Conservation council horrified by new port strategy
THE Capricorn Conservation Council has expressed its horror at the Queensland Government's Great Barrier Reef Port Strategy, released today.
Deputy Premier and State Development Minister Jeff Seeney has tabled the draft strategy and it is now available for public consultation.
It proposes that any significant port development in or adjoining the Great Barrier Reef World Heritage Area be restricted to within existing port limits for the next 10 years, meaning Queensland will have fewer but bigger ports.
This means there would only be expansion at Abbot Point, Hay Point and the Gladstone Precinct, including Balaclava Island, Port Alma and Sea Hill.
"We are horrified," conservation council coordinator Michael McCabe said.
"Keppel Bay does not have a major existing port. Port Alma is a very minor old port for specialised cargo only.
"Balaclava Island and Sea Hill Curtis Island have no development whatsoever.
"More to the point, Balaclava Island and Port Alma are not "in the Port of Gladstone" at all. Minister Seeney should have a good look at a map of Queensland."
Mr McCabe said residents on the Capricorn Coast had made it plain that they opposed any port development in Keppel Bay.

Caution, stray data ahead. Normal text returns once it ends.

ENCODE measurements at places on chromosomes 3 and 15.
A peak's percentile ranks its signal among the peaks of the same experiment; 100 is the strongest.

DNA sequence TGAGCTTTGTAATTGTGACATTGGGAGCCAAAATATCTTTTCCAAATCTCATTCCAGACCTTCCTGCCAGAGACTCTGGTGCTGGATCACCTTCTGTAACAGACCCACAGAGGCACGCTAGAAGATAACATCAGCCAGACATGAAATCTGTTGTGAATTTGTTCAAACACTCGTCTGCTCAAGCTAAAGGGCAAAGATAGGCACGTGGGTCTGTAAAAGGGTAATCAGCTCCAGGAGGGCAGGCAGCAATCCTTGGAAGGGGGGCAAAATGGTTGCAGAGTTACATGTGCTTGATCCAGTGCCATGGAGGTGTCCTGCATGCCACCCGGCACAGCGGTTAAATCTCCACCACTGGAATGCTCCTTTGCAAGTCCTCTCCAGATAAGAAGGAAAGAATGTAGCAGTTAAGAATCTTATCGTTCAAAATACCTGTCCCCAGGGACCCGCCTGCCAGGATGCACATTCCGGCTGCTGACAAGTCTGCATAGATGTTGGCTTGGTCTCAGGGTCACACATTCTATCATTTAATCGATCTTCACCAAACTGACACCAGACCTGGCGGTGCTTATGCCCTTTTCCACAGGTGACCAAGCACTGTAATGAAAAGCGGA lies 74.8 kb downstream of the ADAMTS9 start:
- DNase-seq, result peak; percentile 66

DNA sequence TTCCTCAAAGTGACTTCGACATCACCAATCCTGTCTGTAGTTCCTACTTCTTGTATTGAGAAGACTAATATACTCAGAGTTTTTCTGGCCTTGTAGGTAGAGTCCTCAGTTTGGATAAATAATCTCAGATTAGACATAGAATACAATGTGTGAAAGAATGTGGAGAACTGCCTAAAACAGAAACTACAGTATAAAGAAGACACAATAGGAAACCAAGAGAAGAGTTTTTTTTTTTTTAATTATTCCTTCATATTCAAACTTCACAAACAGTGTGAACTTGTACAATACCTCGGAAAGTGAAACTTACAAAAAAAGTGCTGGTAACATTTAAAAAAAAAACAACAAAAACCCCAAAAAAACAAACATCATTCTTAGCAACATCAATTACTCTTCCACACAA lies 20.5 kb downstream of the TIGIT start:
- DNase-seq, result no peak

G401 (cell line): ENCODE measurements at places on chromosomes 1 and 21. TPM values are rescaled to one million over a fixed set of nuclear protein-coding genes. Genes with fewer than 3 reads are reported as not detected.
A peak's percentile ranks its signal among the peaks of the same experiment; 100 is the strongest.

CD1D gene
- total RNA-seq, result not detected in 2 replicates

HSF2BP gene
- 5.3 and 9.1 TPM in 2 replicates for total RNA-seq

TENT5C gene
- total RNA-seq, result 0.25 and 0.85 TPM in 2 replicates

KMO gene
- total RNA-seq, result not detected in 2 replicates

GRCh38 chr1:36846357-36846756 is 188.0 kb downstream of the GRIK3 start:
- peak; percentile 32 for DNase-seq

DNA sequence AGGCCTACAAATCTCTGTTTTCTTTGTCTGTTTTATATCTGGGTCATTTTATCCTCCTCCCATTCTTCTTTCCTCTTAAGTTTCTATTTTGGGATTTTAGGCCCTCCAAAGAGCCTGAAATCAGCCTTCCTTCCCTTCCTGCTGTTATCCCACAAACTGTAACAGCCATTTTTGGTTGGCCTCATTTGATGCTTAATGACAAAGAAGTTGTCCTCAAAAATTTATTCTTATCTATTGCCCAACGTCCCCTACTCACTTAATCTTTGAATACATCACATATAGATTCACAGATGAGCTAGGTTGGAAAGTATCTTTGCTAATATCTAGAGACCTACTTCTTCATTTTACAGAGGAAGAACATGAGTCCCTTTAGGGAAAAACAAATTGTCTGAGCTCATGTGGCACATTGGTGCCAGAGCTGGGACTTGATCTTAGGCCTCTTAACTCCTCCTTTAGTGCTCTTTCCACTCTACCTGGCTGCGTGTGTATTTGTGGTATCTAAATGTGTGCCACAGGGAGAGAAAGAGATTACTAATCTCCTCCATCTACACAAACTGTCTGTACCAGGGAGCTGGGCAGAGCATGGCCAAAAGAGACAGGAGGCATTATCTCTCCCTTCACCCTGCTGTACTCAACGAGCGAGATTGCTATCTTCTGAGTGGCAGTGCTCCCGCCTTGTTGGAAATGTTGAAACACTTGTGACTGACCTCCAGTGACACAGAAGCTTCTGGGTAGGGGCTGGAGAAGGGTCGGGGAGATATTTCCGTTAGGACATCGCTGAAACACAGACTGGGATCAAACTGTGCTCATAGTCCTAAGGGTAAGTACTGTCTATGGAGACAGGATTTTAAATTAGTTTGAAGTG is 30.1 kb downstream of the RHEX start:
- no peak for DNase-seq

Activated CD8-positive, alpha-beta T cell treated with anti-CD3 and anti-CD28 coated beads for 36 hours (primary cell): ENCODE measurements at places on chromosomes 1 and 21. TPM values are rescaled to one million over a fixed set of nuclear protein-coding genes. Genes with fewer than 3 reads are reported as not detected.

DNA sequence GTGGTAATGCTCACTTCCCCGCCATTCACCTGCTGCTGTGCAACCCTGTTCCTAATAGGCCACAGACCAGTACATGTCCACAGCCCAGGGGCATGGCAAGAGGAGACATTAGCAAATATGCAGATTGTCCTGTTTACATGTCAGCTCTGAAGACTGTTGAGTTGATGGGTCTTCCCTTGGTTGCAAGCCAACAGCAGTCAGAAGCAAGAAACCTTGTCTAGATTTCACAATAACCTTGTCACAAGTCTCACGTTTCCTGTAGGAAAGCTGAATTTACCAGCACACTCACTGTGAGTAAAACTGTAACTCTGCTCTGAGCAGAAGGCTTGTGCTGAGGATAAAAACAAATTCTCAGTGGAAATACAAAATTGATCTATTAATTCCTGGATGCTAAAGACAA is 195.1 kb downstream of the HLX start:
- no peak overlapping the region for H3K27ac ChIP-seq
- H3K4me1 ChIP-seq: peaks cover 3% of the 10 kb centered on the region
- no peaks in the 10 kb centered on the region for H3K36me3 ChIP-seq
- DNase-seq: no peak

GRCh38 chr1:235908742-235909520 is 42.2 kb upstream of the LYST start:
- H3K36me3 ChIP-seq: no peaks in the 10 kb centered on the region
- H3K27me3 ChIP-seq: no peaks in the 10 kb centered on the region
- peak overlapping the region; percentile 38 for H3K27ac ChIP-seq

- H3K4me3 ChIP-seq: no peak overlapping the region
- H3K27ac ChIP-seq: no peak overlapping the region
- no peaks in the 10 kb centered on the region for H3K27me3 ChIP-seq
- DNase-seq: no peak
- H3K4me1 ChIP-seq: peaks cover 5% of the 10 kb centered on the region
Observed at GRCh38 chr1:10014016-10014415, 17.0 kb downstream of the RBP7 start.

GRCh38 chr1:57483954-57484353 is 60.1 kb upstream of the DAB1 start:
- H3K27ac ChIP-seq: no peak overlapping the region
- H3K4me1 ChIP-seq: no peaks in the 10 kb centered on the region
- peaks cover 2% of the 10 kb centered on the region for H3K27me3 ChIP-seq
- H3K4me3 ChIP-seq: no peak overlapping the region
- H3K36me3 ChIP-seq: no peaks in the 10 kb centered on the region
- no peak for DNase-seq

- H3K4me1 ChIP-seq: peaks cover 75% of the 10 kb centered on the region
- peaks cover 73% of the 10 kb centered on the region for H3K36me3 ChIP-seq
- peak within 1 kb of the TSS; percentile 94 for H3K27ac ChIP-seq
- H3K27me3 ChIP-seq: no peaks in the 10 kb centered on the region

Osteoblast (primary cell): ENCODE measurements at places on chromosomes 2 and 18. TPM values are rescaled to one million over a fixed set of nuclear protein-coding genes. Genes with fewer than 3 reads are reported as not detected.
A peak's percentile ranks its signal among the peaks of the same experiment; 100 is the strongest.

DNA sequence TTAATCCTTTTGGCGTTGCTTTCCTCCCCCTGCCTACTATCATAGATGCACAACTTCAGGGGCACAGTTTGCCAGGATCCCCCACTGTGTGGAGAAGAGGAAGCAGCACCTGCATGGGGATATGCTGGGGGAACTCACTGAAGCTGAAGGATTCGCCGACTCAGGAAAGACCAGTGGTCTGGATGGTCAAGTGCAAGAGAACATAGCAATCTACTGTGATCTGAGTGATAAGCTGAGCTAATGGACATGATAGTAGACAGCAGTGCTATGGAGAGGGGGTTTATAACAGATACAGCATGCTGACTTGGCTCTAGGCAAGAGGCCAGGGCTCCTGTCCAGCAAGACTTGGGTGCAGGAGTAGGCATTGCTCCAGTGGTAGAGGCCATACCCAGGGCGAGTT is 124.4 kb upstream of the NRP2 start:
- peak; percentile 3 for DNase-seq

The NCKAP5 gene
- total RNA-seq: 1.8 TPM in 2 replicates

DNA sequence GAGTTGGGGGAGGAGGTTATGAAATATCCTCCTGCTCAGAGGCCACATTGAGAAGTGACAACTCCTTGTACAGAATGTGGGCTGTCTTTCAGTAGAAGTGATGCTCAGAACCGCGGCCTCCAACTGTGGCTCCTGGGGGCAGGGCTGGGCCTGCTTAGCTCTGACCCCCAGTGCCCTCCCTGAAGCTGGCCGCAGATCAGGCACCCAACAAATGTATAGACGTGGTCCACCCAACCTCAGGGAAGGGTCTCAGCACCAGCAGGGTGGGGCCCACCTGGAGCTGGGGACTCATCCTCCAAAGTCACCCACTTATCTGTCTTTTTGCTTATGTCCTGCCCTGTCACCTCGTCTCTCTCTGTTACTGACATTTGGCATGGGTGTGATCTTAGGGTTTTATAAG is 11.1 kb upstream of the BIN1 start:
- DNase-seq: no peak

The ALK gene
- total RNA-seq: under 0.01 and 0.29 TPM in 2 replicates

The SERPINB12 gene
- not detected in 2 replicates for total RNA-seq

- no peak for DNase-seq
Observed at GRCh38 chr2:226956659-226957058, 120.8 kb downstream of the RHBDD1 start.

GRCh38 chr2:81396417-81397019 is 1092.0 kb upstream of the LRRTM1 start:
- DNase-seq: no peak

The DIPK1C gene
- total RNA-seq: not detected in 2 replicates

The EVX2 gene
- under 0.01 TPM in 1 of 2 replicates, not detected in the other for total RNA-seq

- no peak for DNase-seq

"These developments would threaten the unique environmental values of the Fitzroy Delta, including habitat for fish breeding, and the extremely rare Australian Snubfin Dolphin and the endangered Yellow Chat," he said.
"The Newman government is using trickery to get its hands on Keppel Bay.
"Their port strategy shows contempt for UNESCO World Heritage Area and GBR Strategic Assessment advice that no new port developments should be allowed in the Great Barrier Reef area, apart from at existing major established ports."
Mr Seeney said on Wednesday the strategy would guide the government's approach to future port development and planning for the Great Barrier Reef coast for the next decade.
"Through this strategy, the government will balance environmental protection with the need to facilitate economic prosperity," he told Parliament.
"Put simply our ports must expand if we are to prosper."